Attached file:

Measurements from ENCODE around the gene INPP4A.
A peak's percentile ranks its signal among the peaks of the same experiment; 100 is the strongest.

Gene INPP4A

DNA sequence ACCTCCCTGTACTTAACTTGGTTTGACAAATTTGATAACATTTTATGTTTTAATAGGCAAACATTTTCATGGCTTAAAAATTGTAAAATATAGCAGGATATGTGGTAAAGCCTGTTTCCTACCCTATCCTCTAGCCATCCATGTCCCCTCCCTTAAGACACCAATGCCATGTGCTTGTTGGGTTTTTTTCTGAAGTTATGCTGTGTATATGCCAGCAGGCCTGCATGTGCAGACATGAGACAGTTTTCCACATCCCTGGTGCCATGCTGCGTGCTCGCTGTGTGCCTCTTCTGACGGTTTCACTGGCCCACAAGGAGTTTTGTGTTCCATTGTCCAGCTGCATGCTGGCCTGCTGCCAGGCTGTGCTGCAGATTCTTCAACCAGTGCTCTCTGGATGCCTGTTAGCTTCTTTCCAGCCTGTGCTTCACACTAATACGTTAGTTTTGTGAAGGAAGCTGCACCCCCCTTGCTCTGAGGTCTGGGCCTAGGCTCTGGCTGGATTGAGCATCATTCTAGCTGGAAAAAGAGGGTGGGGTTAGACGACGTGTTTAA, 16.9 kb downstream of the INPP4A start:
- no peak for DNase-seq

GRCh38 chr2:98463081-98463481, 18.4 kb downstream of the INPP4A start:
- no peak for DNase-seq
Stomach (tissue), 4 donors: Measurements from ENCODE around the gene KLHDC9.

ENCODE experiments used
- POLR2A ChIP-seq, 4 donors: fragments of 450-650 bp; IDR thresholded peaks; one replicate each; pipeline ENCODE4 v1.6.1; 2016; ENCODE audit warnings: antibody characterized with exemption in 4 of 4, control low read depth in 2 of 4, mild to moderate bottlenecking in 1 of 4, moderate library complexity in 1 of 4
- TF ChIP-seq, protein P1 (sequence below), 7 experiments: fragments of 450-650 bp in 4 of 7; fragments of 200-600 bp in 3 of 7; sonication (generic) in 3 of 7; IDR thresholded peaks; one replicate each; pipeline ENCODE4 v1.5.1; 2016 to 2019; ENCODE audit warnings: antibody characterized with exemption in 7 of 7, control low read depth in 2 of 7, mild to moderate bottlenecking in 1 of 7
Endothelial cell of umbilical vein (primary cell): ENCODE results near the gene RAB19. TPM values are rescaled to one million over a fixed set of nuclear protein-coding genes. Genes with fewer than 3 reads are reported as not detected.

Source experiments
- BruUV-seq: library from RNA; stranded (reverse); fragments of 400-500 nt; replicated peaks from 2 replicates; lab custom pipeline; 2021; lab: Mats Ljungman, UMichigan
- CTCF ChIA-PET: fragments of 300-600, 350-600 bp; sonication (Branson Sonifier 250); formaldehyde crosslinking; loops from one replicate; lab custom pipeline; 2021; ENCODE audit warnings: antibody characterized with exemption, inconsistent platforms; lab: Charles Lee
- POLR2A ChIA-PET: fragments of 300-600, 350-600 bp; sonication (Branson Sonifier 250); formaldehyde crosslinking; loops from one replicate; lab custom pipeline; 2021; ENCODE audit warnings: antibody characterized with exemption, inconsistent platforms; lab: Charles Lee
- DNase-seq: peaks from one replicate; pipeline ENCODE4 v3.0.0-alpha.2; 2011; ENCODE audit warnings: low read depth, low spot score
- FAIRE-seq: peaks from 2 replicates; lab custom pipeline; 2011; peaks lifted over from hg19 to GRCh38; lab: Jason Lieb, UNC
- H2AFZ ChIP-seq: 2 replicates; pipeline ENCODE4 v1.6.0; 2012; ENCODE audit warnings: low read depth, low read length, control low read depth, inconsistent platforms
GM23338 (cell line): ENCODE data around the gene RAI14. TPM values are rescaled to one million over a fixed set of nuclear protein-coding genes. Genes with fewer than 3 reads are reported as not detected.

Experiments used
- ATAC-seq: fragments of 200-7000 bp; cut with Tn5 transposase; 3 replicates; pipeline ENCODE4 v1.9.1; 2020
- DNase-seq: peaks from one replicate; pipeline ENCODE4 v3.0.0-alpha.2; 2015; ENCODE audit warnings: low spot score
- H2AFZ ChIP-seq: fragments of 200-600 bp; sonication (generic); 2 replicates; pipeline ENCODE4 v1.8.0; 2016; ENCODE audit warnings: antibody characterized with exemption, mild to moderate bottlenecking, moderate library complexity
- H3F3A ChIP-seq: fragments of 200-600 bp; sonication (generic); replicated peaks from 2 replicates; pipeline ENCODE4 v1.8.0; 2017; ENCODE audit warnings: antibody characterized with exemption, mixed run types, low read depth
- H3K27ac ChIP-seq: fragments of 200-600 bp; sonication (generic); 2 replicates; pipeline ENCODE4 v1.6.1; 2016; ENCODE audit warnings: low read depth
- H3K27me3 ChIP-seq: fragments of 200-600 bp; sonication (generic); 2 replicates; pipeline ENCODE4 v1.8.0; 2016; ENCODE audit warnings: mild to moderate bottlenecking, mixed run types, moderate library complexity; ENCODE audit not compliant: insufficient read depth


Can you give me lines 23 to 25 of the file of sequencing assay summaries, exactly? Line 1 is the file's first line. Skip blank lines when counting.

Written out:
- DNase-seq: peaks from one replicate; pipeline ENCODE4 v3.0.0-alpha.2; 2015; ENCODE audit warnings: low spot score
- H2AFZ ChIP-seq: fragments of 200-600 bp; sonication (generic); 2 replicates; pipeline ENCODE4 v1.8.0; 2016; ENCODE audit warnings: antibody characterized with exemption, mild to moderate bottlenecking, moderate library complexity
- H3F3A ChIP-seq: fragments of 200-600 bp; sonication (generic); replicated peaks from 2 replicates; pipeline ENCODE4 v1.8.0; 2017; ENCODE audit warnings: antibody characterized with exemption, mixed run types, low read depth